Day 100 of 112-#readytodecimate
Wowza! What a week! I’m currently in Oklahoma City with my dad to watch the 2012 Women’s College World Series Softball Championships. My training schedule has been turned upside down, and with 12 days left to the marathon, I emotionally fluctuate between the utmost confidence of meeting my marathon goals and “But what if….”
But let’s back up.
Last Tuesday was our typical track workout-typical in that we rocked it!!!
Since I’m nearing middle age (if I’m not already there) and since it’s been 7 days since this track workout out, and since the daily temps in Oklahoma City are in the 90s, and since I spent 8 hours in the Oklahoma University Medical Center emergency room with my dad yesterday, things are a little hazy right now. But what I clearly remember from this workout is when one of the marathon runners we were talking to during a break (women who are 20 years older than us and who have run a TON of marathons) said, “The first marathon is your best. You never forget it.” And this was so great because it was exactly what Christy needed to hear at that exact moment. Well played Mayans (this is one of my new favorite catch phrases).
Wednesday we went swimming, and I felt inundated with “signs.” First of all, Christy bought a new bathing suit and we weren’t twins any longer. (Is she pulling away from me?) Secondly, we started off swimming in different lanes-and that hasn’t happened once during the training (Are we pulling away from each other?). And thirdly, since I was dealing with all of these signs I mentioned to Christy what was probably the worst one of all-I arrived home last Monday night from my Memorial Day weekend Up North to find that the ceiling fan had knocked down the Ann Arbor Marathon poster in the office and it was lying in the trash can. Oh, how did the swim go? I don’t even remember. Clearly it was overshadowed by all the signs.
Later that day I got on a plane with my dad for Oklahoma. We would watch 8 teams (South Florida, Oklahoma, LSU, California, Tennessee, Alabama, Oregon, and Arizona State) play up to 17 games over the course of 7 days. I knew I was going to have to evoke one of the #1 rules of marathon training-BE FLEXIBLE WITH YOUR TRAINING SCHEDULE. Since I was jacked up on anti-anxiety meds for the flight, and we didn’t check into our hotel room until midnight thirty, I decided to take Thursday as a rest day and Friday I would do my tempo run.
Friday, The Tempo Run That Was Not And The Swim That Was
I woke up early on Friday to head out to the Oklahoma City River Trails to run my 6-mile tempo run. But my foot was sore because I had stubbed my flip-flop wearing, exposed toe the day before at the game. This is what it looked like on Friday, “the day after.”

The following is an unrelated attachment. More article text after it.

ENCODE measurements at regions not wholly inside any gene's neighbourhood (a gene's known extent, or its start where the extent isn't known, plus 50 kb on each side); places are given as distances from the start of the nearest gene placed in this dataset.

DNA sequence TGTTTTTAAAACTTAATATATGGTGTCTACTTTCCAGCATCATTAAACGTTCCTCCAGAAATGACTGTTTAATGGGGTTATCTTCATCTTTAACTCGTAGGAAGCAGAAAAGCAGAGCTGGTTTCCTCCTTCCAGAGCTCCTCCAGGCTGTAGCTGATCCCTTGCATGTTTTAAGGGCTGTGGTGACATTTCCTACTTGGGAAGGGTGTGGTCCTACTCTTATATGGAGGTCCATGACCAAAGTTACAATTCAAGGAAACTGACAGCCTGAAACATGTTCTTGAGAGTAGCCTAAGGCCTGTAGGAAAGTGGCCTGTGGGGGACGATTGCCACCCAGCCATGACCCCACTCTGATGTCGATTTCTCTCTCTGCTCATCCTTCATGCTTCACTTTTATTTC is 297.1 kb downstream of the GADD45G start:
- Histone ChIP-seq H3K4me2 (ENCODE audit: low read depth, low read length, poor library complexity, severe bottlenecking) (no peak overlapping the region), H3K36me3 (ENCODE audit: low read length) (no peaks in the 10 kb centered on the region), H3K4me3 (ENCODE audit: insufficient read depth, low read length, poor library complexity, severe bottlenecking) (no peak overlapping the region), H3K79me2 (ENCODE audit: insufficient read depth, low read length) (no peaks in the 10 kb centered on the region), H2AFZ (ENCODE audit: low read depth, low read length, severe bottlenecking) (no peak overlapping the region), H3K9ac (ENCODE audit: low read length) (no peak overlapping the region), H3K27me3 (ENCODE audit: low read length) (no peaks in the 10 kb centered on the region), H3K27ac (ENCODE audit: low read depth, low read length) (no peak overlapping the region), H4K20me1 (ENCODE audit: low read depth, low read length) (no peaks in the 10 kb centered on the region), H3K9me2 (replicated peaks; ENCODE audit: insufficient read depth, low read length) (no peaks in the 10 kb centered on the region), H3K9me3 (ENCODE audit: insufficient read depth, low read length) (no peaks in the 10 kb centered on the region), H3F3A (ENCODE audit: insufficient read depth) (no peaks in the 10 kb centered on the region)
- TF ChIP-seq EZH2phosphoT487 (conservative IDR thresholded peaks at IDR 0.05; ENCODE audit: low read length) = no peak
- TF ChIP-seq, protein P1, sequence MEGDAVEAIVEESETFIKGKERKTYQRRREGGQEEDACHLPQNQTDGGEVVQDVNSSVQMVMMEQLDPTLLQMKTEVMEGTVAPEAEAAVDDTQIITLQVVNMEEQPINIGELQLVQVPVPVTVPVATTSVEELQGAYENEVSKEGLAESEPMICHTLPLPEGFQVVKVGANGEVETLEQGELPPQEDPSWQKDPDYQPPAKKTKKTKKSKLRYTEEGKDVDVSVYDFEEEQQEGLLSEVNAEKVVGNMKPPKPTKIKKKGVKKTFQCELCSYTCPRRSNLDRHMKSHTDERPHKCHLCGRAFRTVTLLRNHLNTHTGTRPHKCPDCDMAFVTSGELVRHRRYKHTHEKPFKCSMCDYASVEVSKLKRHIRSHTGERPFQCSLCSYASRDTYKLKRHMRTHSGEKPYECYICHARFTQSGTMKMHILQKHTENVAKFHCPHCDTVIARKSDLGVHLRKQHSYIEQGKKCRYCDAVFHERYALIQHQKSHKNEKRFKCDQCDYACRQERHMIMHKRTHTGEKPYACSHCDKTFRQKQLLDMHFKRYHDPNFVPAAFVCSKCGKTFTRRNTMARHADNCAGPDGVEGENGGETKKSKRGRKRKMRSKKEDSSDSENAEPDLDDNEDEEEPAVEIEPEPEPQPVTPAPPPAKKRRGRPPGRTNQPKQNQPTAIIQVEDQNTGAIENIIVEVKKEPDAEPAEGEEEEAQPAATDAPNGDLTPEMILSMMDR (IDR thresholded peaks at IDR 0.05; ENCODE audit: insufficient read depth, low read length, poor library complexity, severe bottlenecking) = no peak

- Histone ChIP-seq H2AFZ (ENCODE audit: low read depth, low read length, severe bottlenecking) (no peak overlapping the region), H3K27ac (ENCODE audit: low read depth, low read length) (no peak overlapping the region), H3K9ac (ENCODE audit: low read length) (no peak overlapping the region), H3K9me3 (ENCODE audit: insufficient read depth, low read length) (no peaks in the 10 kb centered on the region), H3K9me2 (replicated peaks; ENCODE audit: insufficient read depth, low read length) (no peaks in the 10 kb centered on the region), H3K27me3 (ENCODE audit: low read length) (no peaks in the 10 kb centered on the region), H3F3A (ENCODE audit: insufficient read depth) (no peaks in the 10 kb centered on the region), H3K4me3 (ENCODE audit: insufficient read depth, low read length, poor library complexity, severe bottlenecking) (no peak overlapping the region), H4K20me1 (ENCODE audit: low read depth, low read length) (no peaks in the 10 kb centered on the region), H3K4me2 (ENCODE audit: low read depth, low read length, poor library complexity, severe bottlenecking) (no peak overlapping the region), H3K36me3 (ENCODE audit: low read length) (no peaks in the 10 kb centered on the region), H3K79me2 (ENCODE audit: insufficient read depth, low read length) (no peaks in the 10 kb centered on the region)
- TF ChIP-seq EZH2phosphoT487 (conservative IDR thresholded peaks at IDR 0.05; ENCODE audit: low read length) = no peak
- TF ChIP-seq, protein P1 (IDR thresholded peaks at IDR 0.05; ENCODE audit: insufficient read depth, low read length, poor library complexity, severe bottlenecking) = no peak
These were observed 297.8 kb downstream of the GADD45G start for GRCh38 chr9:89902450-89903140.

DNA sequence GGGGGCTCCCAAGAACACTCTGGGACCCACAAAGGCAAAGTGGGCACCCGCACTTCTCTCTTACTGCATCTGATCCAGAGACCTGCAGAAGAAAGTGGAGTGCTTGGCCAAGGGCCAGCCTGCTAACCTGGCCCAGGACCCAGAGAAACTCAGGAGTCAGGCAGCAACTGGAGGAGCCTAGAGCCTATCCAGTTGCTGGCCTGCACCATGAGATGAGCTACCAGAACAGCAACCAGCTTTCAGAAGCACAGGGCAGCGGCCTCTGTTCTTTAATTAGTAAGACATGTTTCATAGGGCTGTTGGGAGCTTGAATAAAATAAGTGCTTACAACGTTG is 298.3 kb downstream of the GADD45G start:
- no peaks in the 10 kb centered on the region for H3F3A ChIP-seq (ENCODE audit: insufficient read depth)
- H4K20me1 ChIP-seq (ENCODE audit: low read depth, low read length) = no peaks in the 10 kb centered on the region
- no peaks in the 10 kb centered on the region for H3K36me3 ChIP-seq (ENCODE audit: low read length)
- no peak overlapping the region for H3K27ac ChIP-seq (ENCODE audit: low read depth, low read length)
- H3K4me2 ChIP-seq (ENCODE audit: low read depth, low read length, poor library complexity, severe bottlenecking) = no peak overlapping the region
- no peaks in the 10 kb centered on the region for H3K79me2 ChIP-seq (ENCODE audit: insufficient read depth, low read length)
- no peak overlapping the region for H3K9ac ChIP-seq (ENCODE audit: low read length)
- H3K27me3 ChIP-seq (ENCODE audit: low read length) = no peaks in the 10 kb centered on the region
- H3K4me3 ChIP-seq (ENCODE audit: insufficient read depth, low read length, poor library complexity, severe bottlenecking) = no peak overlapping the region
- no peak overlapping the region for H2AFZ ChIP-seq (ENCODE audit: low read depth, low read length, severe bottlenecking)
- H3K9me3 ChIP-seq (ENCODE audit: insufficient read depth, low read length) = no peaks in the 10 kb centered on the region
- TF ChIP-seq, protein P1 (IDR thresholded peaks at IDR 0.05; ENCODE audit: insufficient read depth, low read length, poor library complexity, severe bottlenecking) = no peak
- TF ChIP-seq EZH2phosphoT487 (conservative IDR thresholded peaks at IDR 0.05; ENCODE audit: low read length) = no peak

I sent a text to Christy P ASAP and she thought it was broken. ARE YOU F’IN KIDDING ME?!?!? A broken toe, two weeks before the marathon. This, I felt, was truly a bad sign. And a literal one at that. How am I going to run 26.2 miles with a broken toe!
After I calmed down and invoked one of the #1 rules of marathon training-BE FLEXIBLE WITH YOUR TRAINING SCHEDULE, I made some phone calls and had my dad drive me a few blocks away to the downtown YMCA where I would swim. Where I was greeted immediately by this:
So after I found another YMCA to go to and I called to confirm their lap times, I called my dad to see if he could come pick me up (despite the short walk from our hotel to the YMCA, I was trying to stay off my feet-SINCE MY FREAKIN’ TOE COULD BE BROKEN). Of course my dad had just arrived back at the hotel and, of course, as soon as he showed up to pick me up and transport me to the other YMCA, they opened the YMCA back up. I thanked my dad profusely, we agreed upon a pick up time that would be mutually beneficial, and I headed inside the Edward L. Gaylord Downtown YMCA.
I swam for 60 minutes-2,875 yards! It was a good workout, but, it had its consequences.
Did I mention that two weeks ago I spent about 7 1/2 hours doing yard work on a Sunday? Did I mention that I couldn’t believe how sore my right arm was? Did I mention that I ended up going to see my doctor before I left? Did I mention that I have a SEVERE case of tendonitis in my right arm? Have I ever mentioned that I am right-handed? Can you deduce from all these questions that it is getting difficult to use my arm? Texting hurts. I’m having to have my 69-year-old dad open bottles for me. I can’t hold things in my right hand. I have trouble propping open doors. And, who would have thought, clearly not me, that using my right arm to swim 2,875 yards would have made it much worse? And so here is how I spent some of my vacation time on Friday, Saturday, and Sunday:
So here I am, on “vacation” with two weeks before the marathon and I can’t run and I can’t swim with my arms. What the hell am I going to do on Saturday?
Saturday Aqua Jogging
Well, clearly, I am going to have to swim without my arms. How does one do this? One does this this way:
One wears this flotation device around one’s waist. One gets in the water. And one starts to jog. It is actually a lot harder than one might think (I sweat doing this), and it is also a lot more boring than one’s typical swim workout.
Oh, I forgot to mention this as well (good times, good times). The day before the aqua jogging, I used these flippers during my 2,875-arm busting swim workout because it is all they had:
Of course, nothing on this trip in terms of my workouts is going the right way. So perhaps you will not be surprised to learn that I had to stop using these flippers because they did this to my left foot:
Sidebar: Athletics Etiquette